Dayton Peace agreement, Carlw Bildt, Sarjevo, Bosno-Serbs, Croats, Bosniak, Radovan Karadzic, VRS Vojska Republike Srpske, Bosnian Posavina, Croat-Bosniak war, Milosevic
The Dayton Peace agreement, initiated in Dayton, Ohio in November 1995 and signed in Paris a month later, put an end to the worst conflict Europe had known since the Second World War. After three years of diplomatic shortcomings and blocked negotiations, US envoy Richard Hoolbrooke - the Assistant Secretary of State for Canadian and European affairs - is tasked by his government to negotiate the end of hostilities.
[...] Conclusion But the bigger the objectives, the harder it is to put together a coherent, viable and enforceable deal. One of the first problems the Dayton agreement faces post-analysis is ‘the fact that the DPA had to accommodate both the strong forces of disintegration, and the ambitions for a democratic multiethnic state'. The difficulties posed by the interrelations between ethnic clashes, statehood and human rights, but also with the implementation, prosecution (with the TPY) have often been at the source of Dayton's critics. [...]
[...] The negotiations focused broadly on three points. The first one concerned in the city of Goražde, a Muslim enclave in East Bosnia and RS territory, isolated from the federation of the cease-fire lines. The federation wanted a corridor linking the town to their mainland in order to ensure its security. As depicted in the film ‘Yugoslavia: Suicide of a European nation', Milošević agreed to the Bosniak asking, and it was decided to put the road under NATO responsibility and international control. [...]
[...] Furthermore, parties agreed on human rights and migration-related issues. The second document produced for the settlement (‘Further agreed basic principles') advocated for the organisation of central Bosnian power, envisaging a shared presidency, a parliament and a constitutional court. The emphasis put on national institutions obviously aimed at smoothing further negotiation, but also at shutting down any rumours of a possible partition. The next step was to bring all parties to a ceasefire, in order to start the ‘real' negotiations; but if Milošević agreed to stop the fighting and had been advocating for the ceasefire for weeks, the other actors, and mainly A. [...]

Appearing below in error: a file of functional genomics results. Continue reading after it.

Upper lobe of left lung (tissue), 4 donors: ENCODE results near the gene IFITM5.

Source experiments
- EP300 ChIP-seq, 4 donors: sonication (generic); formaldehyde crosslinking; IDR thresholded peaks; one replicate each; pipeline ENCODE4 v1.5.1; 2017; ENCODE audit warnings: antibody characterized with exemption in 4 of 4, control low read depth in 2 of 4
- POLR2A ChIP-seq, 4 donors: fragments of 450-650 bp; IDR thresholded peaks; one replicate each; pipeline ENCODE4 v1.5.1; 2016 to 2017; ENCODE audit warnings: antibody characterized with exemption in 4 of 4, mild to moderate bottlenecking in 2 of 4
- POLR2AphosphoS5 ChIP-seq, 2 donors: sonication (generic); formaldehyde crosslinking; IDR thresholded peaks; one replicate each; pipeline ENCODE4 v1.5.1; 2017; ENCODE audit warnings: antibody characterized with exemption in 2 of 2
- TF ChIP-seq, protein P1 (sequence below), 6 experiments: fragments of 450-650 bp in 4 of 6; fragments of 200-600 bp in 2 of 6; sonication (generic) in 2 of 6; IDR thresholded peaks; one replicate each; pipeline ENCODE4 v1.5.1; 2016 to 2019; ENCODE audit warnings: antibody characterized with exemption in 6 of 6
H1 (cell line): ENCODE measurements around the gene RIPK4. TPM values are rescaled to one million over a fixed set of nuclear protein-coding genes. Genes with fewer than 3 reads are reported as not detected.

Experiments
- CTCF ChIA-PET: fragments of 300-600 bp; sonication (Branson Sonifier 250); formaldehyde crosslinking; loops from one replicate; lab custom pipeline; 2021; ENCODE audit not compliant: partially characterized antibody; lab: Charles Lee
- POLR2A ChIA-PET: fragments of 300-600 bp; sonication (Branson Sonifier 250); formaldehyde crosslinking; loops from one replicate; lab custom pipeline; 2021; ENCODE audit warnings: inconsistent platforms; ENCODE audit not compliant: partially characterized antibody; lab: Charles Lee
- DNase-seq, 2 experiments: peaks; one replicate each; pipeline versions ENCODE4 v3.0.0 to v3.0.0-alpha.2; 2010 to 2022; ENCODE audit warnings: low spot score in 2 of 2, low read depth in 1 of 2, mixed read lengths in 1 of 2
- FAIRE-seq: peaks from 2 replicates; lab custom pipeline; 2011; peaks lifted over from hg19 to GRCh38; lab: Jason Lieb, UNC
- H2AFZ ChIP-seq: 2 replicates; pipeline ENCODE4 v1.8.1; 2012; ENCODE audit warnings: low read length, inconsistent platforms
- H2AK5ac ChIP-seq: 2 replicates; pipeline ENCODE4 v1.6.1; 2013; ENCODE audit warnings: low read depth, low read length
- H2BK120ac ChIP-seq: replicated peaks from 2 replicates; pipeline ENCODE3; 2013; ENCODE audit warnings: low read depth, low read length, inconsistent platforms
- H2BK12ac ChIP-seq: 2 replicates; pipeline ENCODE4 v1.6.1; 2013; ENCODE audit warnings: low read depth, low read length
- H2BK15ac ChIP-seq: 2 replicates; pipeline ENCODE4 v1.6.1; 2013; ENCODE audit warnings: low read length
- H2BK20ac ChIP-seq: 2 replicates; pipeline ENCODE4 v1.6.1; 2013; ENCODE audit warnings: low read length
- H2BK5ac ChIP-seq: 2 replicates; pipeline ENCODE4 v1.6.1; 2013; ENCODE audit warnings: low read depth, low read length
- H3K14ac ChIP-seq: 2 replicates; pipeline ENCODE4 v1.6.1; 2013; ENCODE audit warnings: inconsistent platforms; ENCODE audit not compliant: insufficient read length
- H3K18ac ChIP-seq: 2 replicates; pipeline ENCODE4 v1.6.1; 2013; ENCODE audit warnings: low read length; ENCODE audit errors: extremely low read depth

[...] In 1995, the year of the Dayton agreement, we then have a politically fragile federation facing the VRS, with the United Nations Protection Force (UNPROFOR) charged to protect designed ‘safe areas' and ensure civilian safety and humanitarian support. Over the course of the year, the federation gradually takes advantage over the VRS, conducting multiple joint offensives (operations Summer, Mistral, Sana ) and reclaiming most of Western Bosnia. With such territorial loss, pressure from NATO bombings and Belgrade, the Bosno-Serbs lose all initiative in the conflict. But in order to reach a full understanding of the war situation, one must not only discuss the ground actors main positions, but also the different foreign interests at play. [...]
[...] The generalised indifference to the conflict during the Bush Sr. years - and the first Clinton ones were replaced by the global Dayton diplomatic offensive. It took 2 years for President Clinton to put peace in Bosnia - for which he had dramatically advocated during his campaign, at the centre of US preoccupations. One should then ask what changed in 1995 from Washington's point of view. As we have seen, the ground situation was turning to the advantage of the federation, which was formed under Western auspices; at the same time, crimes against civilians were escalating in Bosnia, increasing public pressure and taking away Richard K. [...]
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